When making affective forecasts people often think about how they will feel under alternative scenarios, such as how happy they will be if they vacation at the beach versus the mountains, or if they purchase a home on Elm Street versus Main Street. The isolation effect suggests that when comparing alternative future events people focus too much on features that differentiate the alternatives and too little on features they share, even if the shared features will influence their future happiness.
Doesn't that three-car garage really just speak to your lizard brain?

Doesn't that three-car garage really just speak to your lizard brain?

In Wilson and Gilbert's experiment, college students vastly overestimated how much less happy they would be living in a dormitory with inferior physical features (beauty, location, etc.) compared to one which was more desirable but had similar social features. We overestimate the importance of the differences between options and underrate their similarities— something that may well influence house hunters envisioning a choice between an urban and a suburban neighborhood.

Even evolutionary psychology may work against our efforts to predict what will make us happy: University of Chicago economists Luis Rayo and Gary Becker wrote a paper a few years ago that suggested that the drive among house-hunters for more square footage is rooted, in part, in our genes.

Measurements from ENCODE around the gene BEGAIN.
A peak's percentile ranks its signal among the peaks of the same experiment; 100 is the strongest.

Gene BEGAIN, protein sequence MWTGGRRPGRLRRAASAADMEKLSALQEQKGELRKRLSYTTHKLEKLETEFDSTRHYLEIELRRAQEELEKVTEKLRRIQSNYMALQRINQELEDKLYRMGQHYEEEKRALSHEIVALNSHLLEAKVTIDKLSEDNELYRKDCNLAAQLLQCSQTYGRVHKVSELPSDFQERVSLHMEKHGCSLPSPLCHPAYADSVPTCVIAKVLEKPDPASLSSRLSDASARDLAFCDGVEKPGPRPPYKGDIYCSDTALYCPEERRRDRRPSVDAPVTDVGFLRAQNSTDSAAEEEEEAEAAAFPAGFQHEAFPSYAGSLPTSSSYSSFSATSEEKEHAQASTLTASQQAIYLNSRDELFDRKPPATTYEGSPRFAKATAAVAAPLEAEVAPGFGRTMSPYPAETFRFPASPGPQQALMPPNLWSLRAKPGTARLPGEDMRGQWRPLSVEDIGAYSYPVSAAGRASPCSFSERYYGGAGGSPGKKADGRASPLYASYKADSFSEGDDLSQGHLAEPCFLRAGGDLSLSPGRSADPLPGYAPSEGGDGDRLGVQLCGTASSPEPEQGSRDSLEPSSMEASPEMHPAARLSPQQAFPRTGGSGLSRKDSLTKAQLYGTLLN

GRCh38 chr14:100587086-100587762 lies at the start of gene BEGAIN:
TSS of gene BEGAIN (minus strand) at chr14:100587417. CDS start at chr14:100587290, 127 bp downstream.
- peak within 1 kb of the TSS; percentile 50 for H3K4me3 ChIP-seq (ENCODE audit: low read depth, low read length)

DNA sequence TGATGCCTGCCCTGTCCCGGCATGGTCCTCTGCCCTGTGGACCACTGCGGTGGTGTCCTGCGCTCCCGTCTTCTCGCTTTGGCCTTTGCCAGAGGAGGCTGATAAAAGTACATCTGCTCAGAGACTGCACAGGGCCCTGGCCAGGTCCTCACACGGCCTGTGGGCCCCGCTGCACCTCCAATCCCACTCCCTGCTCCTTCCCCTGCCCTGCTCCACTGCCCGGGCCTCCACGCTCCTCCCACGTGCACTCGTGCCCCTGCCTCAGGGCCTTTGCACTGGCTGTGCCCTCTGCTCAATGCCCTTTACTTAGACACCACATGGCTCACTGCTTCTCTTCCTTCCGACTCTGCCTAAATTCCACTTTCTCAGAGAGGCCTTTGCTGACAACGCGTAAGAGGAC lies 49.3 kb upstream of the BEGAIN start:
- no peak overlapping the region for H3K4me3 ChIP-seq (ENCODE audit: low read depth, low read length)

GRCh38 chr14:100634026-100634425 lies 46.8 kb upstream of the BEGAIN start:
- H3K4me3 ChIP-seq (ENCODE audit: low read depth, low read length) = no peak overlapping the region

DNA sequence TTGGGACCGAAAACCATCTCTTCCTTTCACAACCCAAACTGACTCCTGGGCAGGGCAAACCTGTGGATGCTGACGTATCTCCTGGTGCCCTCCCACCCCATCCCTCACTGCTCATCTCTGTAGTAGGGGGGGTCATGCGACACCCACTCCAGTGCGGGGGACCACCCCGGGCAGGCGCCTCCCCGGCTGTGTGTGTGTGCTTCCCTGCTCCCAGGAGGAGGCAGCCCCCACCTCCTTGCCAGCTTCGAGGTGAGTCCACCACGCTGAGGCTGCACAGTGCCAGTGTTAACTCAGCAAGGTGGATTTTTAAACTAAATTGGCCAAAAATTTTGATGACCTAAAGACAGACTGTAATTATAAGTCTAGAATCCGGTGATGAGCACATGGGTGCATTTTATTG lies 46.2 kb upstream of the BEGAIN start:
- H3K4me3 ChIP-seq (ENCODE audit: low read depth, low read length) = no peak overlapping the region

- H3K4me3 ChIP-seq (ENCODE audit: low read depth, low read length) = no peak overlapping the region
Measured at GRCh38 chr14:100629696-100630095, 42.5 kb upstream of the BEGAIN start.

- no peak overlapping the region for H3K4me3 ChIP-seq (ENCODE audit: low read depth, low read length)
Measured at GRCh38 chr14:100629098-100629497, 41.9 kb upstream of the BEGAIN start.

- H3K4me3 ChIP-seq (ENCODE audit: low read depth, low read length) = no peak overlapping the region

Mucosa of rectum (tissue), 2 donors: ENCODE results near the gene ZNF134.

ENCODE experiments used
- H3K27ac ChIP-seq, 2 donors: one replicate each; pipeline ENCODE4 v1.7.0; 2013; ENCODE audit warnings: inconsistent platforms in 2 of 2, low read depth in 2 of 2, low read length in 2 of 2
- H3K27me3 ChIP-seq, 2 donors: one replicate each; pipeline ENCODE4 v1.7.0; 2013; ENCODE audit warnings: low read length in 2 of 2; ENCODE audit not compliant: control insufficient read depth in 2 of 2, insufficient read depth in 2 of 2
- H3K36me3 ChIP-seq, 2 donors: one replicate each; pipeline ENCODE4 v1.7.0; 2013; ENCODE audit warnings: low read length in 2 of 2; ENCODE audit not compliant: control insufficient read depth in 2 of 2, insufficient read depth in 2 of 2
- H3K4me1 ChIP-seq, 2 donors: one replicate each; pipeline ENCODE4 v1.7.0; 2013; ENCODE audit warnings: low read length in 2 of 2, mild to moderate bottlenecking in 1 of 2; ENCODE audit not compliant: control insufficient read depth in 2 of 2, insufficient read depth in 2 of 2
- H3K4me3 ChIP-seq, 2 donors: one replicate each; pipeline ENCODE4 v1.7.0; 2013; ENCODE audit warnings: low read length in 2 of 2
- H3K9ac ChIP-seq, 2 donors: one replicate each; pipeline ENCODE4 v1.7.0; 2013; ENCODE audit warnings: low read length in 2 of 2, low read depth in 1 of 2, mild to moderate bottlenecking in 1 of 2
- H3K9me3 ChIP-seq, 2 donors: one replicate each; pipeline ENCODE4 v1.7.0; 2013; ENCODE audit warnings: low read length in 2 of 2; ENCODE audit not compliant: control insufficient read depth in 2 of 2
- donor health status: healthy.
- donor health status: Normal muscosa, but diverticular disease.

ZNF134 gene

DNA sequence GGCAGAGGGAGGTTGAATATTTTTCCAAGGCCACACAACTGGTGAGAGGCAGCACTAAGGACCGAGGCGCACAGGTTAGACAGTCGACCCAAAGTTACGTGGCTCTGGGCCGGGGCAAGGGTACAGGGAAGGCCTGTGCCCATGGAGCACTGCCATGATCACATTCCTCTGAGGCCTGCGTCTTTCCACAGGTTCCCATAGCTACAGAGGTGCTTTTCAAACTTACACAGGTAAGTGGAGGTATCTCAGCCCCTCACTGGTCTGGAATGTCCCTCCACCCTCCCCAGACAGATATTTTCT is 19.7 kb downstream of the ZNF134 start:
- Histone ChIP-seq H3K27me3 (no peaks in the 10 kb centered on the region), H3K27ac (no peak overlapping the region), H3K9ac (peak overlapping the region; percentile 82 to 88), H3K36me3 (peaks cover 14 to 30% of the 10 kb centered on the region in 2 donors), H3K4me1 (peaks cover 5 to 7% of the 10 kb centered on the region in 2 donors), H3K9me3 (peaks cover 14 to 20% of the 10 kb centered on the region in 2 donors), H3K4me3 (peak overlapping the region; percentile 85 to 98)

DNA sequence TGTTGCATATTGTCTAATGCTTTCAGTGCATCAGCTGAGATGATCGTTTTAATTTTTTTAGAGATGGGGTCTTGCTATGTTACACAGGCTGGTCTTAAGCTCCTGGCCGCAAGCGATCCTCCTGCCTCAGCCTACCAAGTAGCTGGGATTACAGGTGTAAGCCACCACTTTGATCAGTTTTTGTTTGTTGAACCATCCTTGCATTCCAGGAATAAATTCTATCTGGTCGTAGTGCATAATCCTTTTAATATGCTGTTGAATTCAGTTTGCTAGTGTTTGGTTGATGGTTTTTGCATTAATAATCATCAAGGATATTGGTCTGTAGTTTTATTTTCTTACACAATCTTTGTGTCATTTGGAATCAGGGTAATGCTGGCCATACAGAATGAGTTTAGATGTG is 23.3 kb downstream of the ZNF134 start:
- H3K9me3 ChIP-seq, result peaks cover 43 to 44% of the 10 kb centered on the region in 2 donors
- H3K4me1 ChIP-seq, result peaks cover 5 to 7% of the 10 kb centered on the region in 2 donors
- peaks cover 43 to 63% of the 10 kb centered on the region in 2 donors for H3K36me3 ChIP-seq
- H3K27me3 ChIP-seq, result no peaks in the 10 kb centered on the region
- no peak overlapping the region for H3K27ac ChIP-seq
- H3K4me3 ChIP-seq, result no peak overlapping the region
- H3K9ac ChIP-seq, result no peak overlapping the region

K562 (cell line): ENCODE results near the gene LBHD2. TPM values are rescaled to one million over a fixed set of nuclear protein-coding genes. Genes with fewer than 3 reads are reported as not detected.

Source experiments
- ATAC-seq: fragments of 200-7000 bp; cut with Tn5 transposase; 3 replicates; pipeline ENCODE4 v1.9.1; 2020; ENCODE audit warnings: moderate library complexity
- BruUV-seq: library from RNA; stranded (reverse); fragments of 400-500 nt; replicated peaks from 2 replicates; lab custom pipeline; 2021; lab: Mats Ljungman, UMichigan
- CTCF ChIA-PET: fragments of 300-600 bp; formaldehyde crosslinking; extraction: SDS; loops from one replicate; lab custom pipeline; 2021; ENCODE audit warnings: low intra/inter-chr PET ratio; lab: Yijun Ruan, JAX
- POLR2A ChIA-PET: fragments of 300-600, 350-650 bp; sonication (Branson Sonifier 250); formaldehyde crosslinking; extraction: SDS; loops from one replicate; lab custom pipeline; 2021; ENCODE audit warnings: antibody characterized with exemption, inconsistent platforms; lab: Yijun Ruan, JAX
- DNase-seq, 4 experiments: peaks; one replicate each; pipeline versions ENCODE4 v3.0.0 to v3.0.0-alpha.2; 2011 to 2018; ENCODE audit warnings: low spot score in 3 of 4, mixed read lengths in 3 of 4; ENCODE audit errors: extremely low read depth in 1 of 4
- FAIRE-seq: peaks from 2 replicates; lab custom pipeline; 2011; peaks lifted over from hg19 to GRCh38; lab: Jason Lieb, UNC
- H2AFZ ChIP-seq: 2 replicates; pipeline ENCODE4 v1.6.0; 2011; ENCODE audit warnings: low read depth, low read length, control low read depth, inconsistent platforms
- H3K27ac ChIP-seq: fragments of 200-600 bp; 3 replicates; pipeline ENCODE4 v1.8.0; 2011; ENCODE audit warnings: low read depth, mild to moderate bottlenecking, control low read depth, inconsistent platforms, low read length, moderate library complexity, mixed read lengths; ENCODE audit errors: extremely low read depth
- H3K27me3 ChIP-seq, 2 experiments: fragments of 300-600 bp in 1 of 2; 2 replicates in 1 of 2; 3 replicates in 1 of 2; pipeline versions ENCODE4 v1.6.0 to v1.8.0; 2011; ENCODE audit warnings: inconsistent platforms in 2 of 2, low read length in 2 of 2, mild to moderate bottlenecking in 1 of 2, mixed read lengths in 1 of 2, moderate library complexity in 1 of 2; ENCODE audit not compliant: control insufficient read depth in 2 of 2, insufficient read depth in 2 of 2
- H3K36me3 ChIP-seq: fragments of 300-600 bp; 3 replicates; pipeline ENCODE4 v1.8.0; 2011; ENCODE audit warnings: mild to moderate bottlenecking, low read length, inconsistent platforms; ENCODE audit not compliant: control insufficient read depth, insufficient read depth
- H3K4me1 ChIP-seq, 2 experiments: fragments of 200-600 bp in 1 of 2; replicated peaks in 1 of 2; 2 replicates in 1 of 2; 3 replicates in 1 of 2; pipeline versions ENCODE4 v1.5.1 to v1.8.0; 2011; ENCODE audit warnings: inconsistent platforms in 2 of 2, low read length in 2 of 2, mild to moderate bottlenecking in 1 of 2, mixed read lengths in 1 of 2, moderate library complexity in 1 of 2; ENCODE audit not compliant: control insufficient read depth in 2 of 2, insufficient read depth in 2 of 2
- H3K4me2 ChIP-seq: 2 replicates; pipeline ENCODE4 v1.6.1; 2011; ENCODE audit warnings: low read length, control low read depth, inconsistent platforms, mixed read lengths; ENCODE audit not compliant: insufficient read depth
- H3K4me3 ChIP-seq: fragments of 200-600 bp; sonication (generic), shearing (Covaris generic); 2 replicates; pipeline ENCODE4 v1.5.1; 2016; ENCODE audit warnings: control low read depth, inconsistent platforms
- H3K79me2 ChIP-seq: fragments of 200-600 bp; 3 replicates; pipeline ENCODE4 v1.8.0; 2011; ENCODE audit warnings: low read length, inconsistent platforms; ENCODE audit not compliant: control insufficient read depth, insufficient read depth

For these reasons and more, any attempt to assess prevailing public preferences that simply asks people what kind of neighborhood design features they like, or looks at which kinds of neighborhoods attract the greatest number of home buyers, is going to be fraught with multiple biases.

Does this mean personal preference is infinitely malleable, and we technical experts should entirely stop listening to what the public cares about and just tell them what's good for them? Of course not. What it means is that the most accurate statements of personal preference are probably statements about the past, not the future: We know what living situations made us happy in in the past. We can try to figure out which aspects of those situations actually made the difference — a task easier said than done — and extrapolate from that to achieve happiness going forward.